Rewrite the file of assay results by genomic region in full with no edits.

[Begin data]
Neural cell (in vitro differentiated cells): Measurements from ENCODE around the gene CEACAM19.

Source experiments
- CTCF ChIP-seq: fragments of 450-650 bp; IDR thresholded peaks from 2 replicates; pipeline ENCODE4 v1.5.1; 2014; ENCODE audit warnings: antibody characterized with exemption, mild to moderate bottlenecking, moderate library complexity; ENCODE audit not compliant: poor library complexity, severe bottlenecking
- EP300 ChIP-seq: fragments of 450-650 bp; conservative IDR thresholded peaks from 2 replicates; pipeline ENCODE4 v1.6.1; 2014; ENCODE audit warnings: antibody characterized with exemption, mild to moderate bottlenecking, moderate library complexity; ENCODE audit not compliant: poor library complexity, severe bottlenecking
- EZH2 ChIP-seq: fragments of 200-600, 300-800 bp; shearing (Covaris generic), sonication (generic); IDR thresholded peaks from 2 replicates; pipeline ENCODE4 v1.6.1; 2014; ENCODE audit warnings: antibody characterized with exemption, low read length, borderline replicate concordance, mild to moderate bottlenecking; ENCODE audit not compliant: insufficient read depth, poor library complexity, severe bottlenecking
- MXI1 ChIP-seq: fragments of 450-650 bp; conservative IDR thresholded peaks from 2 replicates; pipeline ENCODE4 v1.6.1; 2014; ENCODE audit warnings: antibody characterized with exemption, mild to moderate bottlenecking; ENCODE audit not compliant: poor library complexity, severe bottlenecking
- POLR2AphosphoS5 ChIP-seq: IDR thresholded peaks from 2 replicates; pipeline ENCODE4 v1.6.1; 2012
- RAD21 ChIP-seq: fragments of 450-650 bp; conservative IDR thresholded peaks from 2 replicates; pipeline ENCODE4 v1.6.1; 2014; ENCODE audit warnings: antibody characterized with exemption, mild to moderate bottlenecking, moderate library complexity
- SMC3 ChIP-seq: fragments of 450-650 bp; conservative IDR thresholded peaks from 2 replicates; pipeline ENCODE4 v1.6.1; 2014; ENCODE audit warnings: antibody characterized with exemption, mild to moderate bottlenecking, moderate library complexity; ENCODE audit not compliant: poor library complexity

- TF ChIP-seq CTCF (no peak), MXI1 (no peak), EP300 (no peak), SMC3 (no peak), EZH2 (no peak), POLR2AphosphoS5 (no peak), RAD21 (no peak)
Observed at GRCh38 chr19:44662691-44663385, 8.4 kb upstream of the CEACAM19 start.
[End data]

Neural cell (in vitro differentiated cells): Measurements from ENCODE around the gene CEACAM19.

Source experiments
- CTCF ChIP-seq: fragments of 450-650 bp; IDR thresholded peaks from 2 replicates; pipeline ENCODE4 v1.5.1; 2014; ENCODE audit warnings: antibody characterized with exemption, mild to moderate bottlenecking, moderate library complexity; ENCODE audit not compliant: poor library complexity, severe bottlenecking
- EP300 ChIP-seq: fragments of 450-650 bp; conservative IDR thresholded peaks from 2 replicates; pipeline ENCODE4 v1.6.1; 2014; ENCODE audit warnings: antibody characterized with exemption, mild to moderate bottlenecking, moderate library complexity; ENCODE audit not compliant: poor library complexity, severe bottlenecking
- EZH2 ChIP-seq: fragments of 200-600, 300-800 bp; shearing (Covaris generic), sonication (generic); IDR thresholded peaks from 2 replicates; pipeline ENCODE4 v1.6.1; 2014; ENCODE audit warnings: antibody characterized with exemption, low read length, borderline replicate concordance, mild to moderate bottlenecking; ENCODE audit not compliant: insufficient read depth, poor library complexity, severe bottlenecking
- MXI1 ChIP-seq: fragments of 450-650 bp; conservative IDR thresholded peaks from 2 replicates; pipeline ENCODE4 v1.6.1; 2014; ENCODE audit warnings: antibody characterized with exemption, mild to moderate bottlenecking; ENCODE audit not compliant: poor library complexity, severe bottlenecking
- POLR2AphosphoS5 ChIP-seq: IDR thresholded peaks from 2 replicates; pipeline ENCODE4 v1.6.1; 2012
- RAD21 ChIP-seq: fragments of 450-650 bp; conservative IDR thresholded peaks from 2 replicates; pipeline ENCODE4 v1.6.1; 2014; ENCODE audit warnings: antibody characterized with exemption, mild to moderate bottlenecking, moderate library complexity
- SMC3 ChIP-seq: fragments of 450-650 bp; conservative IDR thresholded peaks from 2 replicates; pipeline ENCODE4 v1.6.1; 2014; ENCODE audit warnings: antibody characterized with exemption, mild to moderate bottlenecking, moderate library complexity; ENCODE audit not compliant: poor library complexity

- TF ChIP-seq CTCF (no peak), MXI1 (no peak), EP300 (no peak), SMC3 (no peak), EZH2 (no peak), POLR2AphosphoS5 (no peak), RAD21 (no peak)
Observed at GRCh38 chr19:44662691-44663385, 8.4 kb upstream of the CEACAM19 start.